from The American Heritage® Dictionary of the English Language, 4th Edition
- transitive v. To accept as true or real: Do you believe the news stories?
- transitive v. To credit with veracity: I believe you.
- transitive v. To expect or suppose; think: I believe they will arrive shortly.
- intransitive v. To have firm faith, especially religious faith.
- intransitive v. To have faith, confidence, or trust: I believe in your ability to solve the problem.
- intransitive v. To have confidence in the truth or value of something: We believe in free speech.
- intransitive v. To have an opinion; think: They have already left, I believe.
- idiom believe (one's) ears To trust what one has heard.
- idiom believe (one's) eyes To trust what one has seen.
from Wiktionary, Creative Commons Attribution/Share-Alike License
- v. To think something is true without having proof or empirical evidence.
- v. To accept that someone is telling the truth.
- v. To accept as true.
- v. To have religious faith; to believe in a greater truth.
- v. To consider likely.
from the GNU version of the Collaborative International Dictionary of English
- transitive v. To exercise belief in; to credit upon the authority or testimony of another; to be persuaded of the truth of, upon evidence furnished by reasons, arguments, and deductions of the mind, or by circumstances other than personal knowledge; to regard or accept as true; to place confidence in; to think; to consider.
- intransitive v. To have a firm persuasion, esp. of the truths of religion; to have a persuasion approaching to certainty; to exercise belief or faith.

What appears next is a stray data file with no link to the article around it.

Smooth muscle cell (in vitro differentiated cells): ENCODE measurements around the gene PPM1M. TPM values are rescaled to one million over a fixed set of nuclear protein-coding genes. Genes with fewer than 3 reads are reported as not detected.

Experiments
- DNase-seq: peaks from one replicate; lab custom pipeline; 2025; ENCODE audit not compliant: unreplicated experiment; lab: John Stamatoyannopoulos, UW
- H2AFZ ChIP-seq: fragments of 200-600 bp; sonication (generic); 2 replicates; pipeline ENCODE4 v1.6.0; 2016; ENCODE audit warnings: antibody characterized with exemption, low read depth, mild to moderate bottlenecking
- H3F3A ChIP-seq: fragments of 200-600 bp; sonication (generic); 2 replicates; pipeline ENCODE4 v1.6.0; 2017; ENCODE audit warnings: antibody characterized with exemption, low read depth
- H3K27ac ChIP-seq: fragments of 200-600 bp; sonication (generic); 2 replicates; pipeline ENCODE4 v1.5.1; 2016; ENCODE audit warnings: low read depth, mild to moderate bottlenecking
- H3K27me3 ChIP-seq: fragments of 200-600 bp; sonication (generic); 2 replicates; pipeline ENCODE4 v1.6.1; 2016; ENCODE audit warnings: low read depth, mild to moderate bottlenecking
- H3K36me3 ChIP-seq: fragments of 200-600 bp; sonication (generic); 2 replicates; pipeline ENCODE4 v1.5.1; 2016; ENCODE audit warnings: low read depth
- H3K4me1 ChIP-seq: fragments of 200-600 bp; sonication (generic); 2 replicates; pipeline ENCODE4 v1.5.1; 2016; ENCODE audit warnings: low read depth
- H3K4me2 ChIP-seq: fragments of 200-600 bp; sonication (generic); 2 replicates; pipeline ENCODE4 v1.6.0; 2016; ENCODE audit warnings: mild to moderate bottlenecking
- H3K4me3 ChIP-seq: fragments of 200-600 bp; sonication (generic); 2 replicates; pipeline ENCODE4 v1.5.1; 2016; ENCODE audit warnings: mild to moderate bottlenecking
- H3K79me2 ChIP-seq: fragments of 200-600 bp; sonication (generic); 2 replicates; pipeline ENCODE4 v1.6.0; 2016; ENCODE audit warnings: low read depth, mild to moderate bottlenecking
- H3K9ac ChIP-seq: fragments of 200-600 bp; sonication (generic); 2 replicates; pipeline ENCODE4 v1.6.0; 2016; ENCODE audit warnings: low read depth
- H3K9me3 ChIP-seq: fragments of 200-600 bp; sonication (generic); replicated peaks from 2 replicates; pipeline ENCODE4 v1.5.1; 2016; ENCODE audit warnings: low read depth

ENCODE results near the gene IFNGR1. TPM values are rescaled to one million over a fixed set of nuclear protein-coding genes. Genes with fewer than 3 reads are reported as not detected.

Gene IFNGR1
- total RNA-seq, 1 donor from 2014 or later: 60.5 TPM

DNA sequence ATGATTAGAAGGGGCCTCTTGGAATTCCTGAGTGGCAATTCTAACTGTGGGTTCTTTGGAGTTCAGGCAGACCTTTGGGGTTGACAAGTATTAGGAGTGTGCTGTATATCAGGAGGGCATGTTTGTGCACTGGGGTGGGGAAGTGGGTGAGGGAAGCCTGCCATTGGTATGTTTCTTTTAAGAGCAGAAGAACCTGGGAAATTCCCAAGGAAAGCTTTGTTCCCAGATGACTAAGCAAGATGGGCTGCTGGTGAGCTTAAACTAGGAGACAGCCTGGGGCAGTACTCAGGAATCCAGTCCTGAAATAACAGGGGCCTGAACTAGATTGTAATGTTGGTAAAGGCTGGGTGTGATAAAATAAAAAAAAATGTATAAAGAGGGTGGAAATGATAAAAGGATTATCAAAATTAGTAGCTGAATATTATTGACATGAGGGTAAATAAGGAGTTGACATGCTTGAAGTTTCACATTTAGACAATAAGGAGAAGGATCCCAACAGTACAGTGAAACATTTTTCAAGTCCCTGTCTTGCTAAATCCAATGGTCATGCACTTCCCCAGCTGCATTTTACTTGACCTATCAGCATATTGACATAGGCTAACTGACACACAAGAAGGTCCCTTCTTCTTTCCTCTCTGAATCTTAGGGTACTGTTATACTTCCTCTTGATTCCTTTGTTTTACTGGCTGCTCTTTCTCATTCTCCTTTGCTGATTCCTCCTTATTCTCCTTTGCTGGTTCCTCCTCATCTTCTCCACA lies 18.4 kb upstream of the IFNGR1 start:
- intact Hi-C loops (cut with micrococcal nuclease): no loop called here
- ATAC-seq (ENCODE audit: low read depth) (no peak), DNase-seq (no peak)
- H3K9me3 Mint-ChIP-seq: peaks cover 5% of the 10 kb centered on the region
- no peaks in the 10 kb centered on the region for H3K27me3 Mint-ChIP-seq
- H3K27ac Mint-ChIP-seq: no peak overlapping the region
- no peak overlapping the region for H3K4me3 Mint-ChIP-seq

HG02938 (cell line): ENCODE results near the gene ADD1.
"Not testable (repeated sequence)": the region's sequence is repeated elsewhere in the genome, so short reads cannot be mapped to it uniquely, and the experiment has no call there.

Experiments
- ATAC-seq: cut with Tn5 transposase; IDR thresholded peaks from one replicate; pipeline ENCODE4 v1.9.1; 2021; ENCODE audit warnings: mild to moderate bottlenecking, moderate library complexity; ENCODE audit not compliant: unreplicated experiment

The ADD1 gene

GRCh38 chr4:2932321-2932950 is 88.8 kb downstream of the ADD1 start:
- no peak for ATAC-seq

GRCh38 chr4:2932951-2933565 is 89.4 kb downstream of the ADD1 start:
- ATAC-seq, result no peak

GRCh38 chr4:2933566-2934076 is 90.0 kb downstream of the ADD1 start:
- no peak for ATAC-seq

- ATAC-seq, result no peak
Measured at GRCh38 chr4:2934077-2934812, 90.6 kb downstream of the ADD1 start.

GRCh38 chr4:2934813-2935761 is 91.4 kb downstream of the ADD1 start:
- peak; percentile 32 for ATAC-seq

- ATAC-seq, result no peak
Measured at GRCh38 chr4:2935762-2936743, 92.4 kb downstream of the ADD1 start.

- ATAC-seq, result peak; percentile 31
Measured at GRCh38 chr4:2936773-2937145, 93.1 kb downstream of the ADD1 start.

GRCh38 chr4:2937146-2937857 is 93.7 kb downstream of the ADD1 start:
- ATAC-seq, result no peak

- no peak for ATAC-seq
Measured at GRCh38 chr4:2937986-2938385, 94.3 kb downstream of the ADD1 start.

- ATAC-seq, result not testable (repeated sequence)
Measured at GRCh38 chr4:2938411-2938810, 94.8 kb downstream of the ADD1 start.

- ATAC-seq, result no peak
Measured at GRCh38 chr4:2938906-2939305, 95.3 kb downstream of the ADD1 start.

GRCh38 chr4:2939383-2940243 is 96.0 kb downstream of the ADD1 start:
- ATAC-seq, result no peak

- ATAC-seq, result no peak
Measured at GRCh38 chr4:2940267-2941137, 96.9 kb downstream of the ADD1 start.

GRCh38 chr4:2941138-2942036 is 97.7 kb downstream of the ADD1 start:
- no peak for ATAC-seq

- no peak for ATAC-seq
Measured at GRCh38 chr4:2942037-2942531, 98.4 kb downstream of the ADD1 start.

- intransitive v. To think; to suppose.
from The Century Dictionary and Cyclopedia
- To have faith or confidence.
- To exercise trust or confidence; rely through faith: generally with on.
- To be persuaded of the truth of anything; accept a doctrine, principle, system, etc., as true, or as an object of faith: with in: as, “I believe in the Holy Ghost, the holy Catholic Church, the communion of saints,” etc., Apostles' Crecd; to believe in Buddhism. See belief.
- To credit upon the ground of authority, testimony, argument, or any other ground than complete demonstration; accept as true; give credence to. See belief.
- To give credence to (a person making a statement, anything said, etc.).
- To expect or hope with confidence; trust.
- To be of opinion; think; understand: as, I believe he has left the city.
from WordNet 3.0 Copyright 2006 by Princeton University. All rights reserved.
- v. follow a credo; have a faith; be a believer
- v. judge or regard; look upon; judge
- v. accept as true; take to be true
- v. be confident about something
- v. credit with veracity
Middle English bileven, from Old English belȳfan, belēfan, gelēfan; see leubh- in Indo-European roots.(American Heritage® Dictionary of the English Language, Fourth Edition)
From Middle English beleven, bileven, from Old English belīefan ("to believe"), from Proto-Germanic *bilaubijanan (“to believe”), equivalent to be- + leave (“to allow, permit”). Cognate with Scots beleve ("to believe"). Compare Old English ġelīefan ("to be dear to; believe, trust"), Old English ġelēafa ("belief, faith, confidence, trust"), Old English lēof ("dear, valued, beloved, pleasant, agreeable"; > English lief). Related also to North Frisian leauwjen ("to believe"), West Frisian leauwe ("to believe"), Dutch geloven ("to believe"), German glauben ("to believe"), Gothic 𐌲𐌰𐌻𐌰𐌿𐌱𐌾𐌰𐌽 (galaubjan, "to hold dear, valuable, or satisfactory, approve of, believe"). (Wiktionary)